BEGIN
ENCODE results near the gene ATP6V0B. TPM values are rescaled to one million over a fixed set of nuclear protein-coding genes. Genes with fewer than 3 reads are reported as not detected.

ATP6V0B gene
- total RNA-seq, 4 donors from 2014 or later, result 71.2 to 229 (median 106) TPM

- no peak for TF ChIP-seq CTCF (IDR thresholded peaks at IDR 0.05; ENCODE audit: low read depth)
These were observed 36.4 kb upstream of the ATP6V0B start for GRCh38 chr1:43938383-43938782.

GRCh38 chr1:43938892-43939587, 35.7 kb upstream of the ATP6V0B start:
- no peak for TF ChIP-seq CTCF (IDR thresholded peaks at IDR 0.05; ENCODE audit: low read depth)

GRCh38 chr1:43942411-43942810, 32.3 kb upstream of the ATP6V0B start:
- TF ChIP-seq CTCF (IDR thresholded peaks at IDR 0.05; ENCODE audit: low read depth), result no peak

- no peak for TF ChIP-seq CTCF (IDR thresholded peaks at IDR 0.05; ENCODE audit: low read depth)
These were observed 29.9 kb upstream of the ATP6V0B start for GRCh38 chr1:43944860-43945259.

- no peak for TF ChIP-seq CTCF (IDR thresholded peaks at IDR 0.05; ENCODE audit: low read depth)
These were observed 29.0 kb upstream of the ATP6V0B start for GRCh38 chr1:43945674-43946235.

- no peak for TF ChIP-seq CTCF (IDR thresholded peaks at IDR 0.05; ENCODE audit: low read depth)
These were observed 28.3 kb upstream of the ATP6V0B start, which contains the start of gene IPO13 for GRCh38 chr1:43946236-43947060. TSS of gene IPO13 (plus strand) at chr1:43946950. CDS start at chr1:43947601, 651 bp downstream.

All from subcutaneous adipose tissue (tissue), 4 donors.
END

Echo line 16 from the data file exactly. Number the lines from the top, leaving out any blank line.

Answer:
All from subcutaneous adipose tissue (tissue), 4 donors.